Makes 2 pizzas

Notes

From my travels researching Lidia’s Italy in America, I encountered many different kinds of pizza across America like deep dish in Chicago, a cracker-like pizza in St. Louis, and the classic New York pizza pie. Pizza in Italy is quite different: it’s usually a small pie serving one individual, often made with bufala mozzarella; crisp in most regions of Italy, but with a chewy crust in Naples. I enjoy my pizza most with a crispy thin crust and bufala mozzarella, as in this recipe I’ve given you, but the fun of pizza is trying all types.

Ingredients

  • 1 batch pizza dough (Recipe)
  • 1/2 to 3/4 cup marinara sauce
  • 4 ounces fresh mozzarella, thinly sliced
  • 1 tablespoon extra-virgin olive oil
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Directions

Preheat oven to 450 degrees F. Place a pizza stone on the rack in the lower third of the oven. (You can use a sheet pan or a cast iron skillet to bake the pizza if you do not have a stone.)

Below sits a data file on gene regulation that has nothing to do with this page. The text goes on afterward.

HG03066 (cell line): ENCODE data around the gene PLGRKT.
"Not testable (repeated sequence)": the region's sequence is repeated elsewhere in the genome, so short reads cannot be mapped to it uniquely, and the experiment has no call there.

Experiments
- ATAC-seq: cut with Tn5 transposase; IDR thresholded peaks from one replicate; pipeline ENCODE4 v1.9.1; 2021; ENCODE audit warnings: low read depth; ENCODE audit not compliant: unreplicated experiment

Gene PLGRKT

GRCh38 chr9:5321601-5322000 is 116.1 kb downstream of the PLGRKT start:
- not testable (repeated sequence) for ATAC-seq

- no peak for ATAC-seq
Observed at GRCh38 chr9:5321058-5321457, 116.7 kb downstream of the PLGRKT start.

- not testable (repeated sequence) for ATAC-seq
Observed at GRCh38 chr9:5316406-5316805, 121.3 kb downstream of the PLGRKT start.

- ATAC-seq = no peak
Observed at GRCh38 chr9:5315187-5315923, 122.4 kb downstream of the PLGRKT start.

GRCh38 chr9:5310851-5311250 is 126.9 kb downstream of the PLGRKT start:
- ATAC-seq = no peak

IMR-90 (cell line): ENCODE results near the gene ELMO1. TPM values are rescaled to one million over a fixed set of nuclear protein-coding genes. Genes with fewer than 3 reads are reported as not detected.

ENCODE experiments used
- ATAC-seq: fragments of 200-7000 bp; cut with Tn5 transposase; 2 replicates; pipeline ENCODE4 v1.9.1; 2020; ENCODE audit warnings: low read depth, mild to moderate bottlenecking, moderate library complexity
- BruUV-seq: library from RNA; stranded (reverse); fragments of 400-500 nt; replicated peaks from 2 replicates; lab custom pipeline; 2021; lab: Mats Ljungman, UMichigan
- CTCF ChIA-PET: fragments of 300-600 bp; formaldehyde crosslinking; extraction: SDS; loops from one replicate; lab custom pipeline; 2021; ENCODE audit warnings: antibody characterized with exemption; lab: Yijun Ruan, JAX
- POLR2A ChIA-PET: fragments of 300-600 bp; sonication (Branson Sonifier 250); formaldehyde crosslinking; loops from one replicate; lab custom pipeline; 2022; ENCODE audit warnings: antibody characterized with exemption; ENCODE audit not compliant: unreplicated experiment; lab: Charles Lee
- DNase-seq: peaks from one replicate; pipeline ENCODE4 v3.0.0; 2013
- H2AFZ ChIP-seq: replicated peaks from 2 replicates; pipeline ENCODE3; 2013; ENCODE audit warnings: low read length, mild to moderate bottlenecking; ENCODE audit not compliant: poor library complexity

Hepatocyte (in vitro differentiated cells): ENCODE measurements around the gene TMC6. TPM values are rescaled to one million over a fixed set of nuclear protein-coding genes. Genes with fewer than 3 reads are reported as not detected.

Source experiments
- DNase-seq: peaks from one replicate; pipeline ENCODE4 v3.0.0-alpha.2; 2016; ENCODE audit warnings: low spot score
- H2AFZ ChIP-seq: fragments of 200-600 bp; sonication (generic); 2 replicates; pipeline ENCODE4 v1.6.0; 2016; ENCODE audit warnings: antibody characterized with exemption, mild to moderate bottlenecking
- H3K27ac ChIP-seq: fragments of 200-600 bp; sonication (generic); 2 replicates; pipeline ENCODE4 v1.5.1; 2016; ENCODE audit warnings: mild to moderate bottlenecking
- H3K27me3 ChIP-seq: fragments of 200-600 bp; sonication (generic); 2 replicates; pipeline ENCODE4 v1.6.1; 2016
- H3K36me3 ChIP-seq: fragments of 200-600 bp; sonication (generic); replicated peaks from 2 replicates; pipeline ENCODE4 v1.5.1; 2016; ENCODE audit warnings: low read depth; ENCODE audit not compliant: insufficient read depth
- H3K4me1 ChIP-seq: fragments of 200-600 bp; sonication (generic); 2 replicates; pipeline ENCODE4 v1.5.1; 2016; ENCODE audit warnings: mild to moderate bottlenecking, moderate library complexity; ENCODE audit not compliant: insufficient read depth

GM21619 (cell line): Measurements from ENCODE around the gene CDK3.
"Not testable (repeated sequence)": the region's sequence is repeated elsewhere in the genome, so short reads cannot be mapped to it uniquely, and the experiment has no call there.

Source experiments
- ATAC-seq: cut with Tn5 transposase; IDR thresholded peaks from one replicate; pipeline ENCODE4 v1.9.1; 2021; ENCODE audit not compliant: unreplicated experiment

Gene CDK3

Divide the dough in half, then form it into a flat round and let rest on top of your knuckles on both raised fists. Use your knuckles to pull out and stretch the round into a thin circle. Place the dough circle on your work surface and press it out as thin as you can with your fingertips.

Place the dough circle on a piece of parchment on a pizza peel-paddle (or if you do not have a pizza paddle, slide the parchment paper with the pizza dough circle on the back of a sheet pan.) Spread half of the sauce onto the dough, use just enough sauce to dot about half of the pizza’s surface, leaving a lip around the edge. In the spaces where you haven’t dotted sauce, lay half of the cheese. Drizzle with half of the olive oil. Slide off the pizza peel or sheet pan onto the baking stone (or on your sheet pan/cast-iron skillet).

Bake the pizza until the cheese is melted and bubbly and the crust is browned and crisp on the bottom, about 10 minutes. Remove from oven and repeat with remaining dough, sauce, cheese and olive oil.

 

* A Pizza stone is usually a rectangular stone made of terra cotta—it helps to bake a good crusty pizza and focaccia, because it heats to high temperature and disperses the heat evenly, cooking the bottom of the pizza evenly and crisply. A pizza stone should not be washed, since it is poreous—just scrape and brush any remaining debris.

Lidia’s Favorite Recipes

Cookbook

Lidia’s Favorite Recipes

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